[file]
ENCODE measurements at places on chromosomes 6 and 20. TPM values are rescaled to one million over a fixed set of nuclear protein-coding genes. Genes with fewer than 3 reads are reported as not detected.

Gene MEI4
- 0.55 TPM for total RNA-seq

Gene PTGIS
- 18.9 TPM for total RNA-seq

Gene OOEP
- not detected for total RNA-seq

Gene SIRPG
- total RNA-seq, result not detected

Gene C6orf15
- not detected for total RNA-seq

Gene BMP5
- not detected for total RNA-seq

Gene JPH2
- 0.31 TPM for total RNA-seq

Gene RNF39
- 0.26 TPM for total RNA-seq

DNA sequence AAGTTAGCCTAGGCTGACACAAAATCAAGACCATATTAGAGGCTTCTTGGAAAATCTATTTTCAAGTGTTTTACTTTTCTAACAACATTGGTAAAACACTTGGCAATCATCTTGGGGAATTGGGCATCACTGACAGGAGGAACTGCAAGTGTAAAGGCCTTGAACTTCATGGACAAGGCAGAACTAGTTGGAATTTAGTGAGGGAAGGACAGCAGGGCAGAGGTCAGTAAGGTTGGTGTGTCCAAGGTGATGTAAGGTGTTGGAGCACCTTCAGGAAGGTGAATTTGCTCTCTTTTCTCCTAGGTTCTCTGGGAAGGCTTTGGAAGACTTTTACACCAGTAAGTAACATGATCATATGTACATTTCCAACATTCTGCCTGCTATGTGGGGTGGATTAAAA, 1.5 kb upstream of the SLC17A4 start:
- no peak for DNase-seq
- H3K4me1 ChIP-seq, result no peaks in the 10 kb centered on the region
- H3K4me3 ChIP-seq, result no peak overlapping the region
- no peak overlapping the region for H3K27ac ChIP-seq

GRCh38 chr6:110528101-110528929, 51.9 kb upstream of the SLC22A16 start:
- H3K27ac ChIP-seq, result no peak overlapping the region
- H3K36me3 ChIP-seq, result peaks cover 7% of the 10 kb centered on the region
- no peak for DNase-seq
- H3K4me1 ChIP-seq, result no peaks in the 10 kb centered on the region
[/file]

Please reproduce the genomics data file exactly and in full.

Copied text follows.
ENCODE measurements at places on chromosomes 6 and 20. TPM values are rescaled to one million over a fixed set of nuclear protein-coding genes. Genes with fewer than 3 reads are reported as not detected.

Gene MEI4
- 0.55 TPM for total RNA-seq

Gene PTGIS
- 18.9 TPM for total RNA-seq

Gene OOEP
- not detected for total RNA-seq

Gene SIRPG
- total RNA-seq, result not detected

Gene C6orf15
- not detected for total RNA-seq

Gene BMP5
- not detected for total RNA-seq

Gene JPH2
- 0.31 TPM for total RNA-seq

Gene RNF39
- 0.26 TPM for total RNA-seq

DNA sequence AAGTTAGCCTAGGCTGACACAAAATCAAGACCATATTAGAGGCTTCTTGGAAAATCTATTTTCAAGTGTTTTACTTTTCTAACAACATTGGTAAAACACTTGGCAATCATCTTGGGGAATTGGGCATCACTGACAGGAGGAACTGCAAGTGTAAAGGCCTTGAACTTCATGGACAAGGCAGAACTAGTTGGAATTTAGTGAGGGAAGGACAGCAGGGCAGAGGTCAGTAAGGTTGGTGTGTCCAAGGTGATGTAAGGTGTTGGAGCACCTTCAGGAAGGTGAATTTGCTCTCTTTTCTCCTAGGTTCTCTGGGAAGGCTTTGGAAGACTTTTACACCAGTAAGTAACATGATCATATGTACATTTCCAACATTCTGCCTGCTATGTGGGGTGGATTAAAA, 1.5 kb upstream of the SLC17A4 start:
- no peak for DNase-seq
- H3K4me1 ChIP-seq, result no peaks in the 10 kb centered on the region
- H3K4me3 ChIP-seq, result no peak overlapping the region
- no peak overlapping the region for H3K27ac ChIP-seq

GRCh38 chr6:110528101-110528929, 51.9 kb upstream of the SLC22A16 start:
- H3K27ac ChIP-seq, result no peak overlapping the region
- H3K36me3 ChIP-seq, result peaks cover 7% of the 10 kb centered on the region
- no peak for DNase-seq
- H3K4me1 ChIP-seq, result no peaks in the 10 kb centered on the region